Pay down your mortgage or contribute to your RRSP?

How to identify your best long-term alternative

Have you ever wondered whether it makes more sense to pay off your
mortgage or to contribute to a Registered Retirement Savings Plan?
Perhaps you’re expecting to receive some extra money from an inheritance
or an employment bonus, and you’re not sure which route to take.
The truth is, there is no easy answer. There are many variables that must
be taken into account. Concentrating on paying down a mortgage may be
the best route for one person, while focusing on an RRSP may benefit
another. Here are some factors to consider:

Your age. When you’re young, it is wise to make your RRSP a priority. The sooner you get money into a sheltered retirement plan, the longer it will grow on a tax-deferred basis. But don’t overlook the need to build home equity. It can give you a head start on the expenses of moving to a larger home as your family grows.

Your income. The more you earn, the higher the rate of tax you’ll pay. That means you must earn more in before-tax dollars to make mortgage payments. If you’re a high income earner you may want to quickly reduce this expensive debt.

Investment returns. Pay attention to the rate of investment returns you could reasonably expect to earn when you contribute to your RRSP. Astute investors could be further ahead by investing their money than paying down the mortgage. The benefits of investing are magnified by an RRSP, with tax-deferred growth within the plan and tax deductions on contributions.

Your mortgage rate. If your mortgage rate is higher than your expected investment return on your RRSP, then paying down your mortgage may be prudent – especially if you expect borrowing costs to rise in the future. But if your mortgage rate is low, it may make more sense to contribute to an RRSP.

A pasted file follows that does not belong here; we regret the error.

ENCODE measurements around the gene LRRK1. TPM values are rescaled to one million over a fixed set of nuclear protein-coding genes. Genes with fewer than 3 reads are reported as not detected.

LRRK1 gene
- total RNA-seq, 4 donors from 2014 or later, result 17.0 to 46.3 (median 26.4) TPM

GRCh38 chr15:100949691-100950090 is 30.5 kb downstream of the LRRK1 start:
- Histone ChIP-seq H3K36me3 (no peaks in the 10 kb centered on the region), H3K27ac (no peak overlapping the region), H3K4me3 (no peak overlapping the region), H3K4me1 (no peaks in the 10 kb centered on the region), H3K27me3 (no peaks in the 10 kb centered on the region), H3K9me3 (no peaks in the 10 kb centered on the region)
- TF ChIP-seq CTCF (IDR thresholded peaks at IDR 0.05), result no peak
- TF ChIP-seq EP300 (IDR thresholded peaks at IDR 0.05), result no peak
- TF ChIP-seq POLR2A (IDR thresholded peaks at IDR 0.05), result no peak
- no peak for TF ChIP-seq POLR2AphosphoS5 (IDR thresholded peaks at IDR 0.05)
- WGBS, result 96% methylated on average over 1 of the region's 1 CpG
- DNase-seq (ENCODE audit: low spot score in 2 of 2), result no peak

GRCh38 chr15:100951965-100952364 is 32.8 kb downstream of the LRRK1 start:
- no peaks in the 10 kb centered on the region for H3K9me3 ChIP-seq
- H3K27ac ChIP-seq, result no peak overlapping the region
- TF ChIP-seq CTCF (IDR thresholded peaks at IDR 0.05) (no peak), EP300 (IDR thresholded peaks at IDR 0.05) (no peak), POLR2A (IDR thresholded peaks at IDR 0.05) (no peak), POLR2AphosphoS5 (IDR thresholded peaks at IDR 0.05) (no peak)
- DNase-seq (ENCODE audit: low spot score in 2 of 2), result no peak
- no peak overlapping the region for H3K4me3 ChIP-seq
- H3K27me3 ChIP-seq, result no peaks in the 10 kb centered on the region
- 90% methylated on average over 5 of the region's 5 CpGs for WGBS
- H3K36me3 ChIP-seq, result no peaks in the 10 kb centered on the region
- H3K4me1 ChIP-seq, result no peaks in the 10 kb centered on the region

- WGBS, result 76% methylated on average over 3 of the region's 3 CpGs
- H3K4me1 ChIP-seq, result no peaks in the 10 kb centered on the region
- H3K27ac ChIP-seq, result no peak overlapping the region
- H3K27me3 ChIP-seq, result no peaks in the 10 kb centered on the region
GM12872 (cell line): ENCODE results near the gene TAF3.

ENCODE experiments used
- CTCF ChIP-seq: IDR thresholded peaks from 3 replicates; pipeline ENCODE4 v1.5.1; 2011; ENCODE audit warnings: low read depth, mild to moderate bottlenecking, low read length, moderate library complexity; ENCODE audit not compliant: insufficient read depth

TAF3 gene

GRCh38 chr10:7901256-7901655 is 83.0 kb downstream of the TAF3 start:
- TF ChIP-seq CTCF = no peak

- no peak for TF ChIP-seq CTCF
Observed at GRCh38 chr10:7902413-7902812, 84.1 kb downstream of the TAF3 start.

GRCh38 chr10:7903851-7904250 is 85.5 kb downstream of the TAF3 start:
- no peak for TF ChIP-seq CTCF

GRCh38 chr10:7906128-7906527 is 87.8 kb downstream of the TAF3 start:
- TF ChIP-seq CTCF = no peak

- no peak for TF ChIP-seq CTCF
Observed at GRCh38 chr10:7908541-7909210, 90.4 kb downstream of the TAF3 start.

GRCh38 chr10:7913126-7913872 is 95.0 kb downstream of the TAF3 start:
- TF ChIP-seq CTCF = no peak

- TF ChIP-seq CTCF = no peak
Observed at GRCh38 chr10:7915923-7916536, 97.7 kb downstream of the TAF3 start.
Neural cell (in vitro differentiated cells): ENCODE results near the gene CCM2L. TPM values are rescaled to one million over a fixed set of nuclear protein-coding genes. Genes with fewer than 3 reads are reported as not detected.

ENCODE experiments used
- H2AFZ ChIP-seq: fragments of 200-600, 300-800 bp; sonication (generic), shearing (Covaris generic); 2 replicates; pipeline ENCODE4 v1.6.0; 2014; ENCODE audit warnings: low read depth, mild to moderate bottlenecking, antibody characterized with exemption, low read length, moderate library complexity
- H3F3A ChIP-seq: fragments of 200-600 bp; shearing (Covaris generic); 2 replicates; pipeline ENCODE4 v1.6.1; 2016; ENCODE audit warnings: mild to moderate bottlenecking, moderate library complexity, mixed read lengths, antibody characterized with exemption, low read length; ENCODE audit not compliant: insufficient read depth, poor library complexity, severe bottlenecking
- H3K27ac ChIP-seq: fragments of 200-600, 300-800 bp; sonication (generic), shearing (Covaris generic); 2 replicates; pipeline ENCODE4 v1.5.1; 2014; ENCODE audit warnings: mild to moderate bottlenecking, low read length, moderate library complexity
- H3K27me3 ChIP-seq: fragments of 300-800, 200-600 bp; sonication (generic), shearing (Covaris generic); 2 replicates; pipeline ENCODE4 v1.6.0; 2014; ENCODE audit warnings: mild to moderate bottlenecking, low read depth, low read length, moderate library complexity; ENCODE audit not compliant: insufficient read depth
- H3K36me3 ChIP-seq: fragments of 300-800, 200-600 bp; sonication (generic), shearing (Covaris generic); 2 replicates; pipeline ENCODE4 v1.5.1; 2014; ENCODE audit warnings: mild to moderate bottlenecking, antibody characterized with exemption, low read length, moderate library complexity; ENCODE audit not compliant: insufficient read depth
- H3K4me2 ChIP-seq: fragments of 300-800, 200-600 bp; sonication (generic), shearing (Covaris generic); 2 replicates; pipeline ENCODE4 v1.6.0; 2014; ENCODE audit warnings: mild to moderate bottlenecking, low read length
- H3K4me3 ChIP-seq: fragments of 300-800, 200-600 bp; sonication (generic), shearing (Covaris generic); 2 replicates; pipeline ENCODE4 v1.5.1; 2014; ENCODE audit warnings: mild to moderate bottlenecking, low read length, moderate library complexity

Are you behind on your RRSP? If you have made less than your maximum annual RRSP contribution in the past, a lump sum could allow you to catch up. You are allowed to make up for unused contribution room that you’ve accumulated from past years – which can also generate a significant tax refund.

Your pension plan. Those with generous workplace pension plans that
provide for a secure retirement may be able to concentrate on a mortgage
without giving up financial security in retirement.

Of course, you can focus on both your RRSP and mortgage. For example, contribute to your RRSP and then apply the tax refund it generates towards a prepayment on your mortgage.

Talk to your Investors Group Consultant to determine what’s right for you.

 

Justin Rabe, Consultant 

(204) 729-2000  ext. 253

justin.rabe@investorsgroup.com

 

 

Written and published by Investors Group as a general source of information only. It is not intended as a solicitation to buy or sell specificinvestments, nor is it intended to provide tax, legal or investment advice. Readers should seek advice on their specific circumstances froman Investors Group Consultant. Commissions, fees and expenses may be associated with mutual fund investments. Read the prospectusbefore investing. Mutual funds are not guaranteed, values change frequently and past performance may not be repeated.™Trademark owned by IGM Financial Inc. and licensed to its subsidiary corporations.“Crossroads: Pay down your mortgage orcontribute to your RRSP?” ©2012 Investors Group Inc. (11/2012) MP1030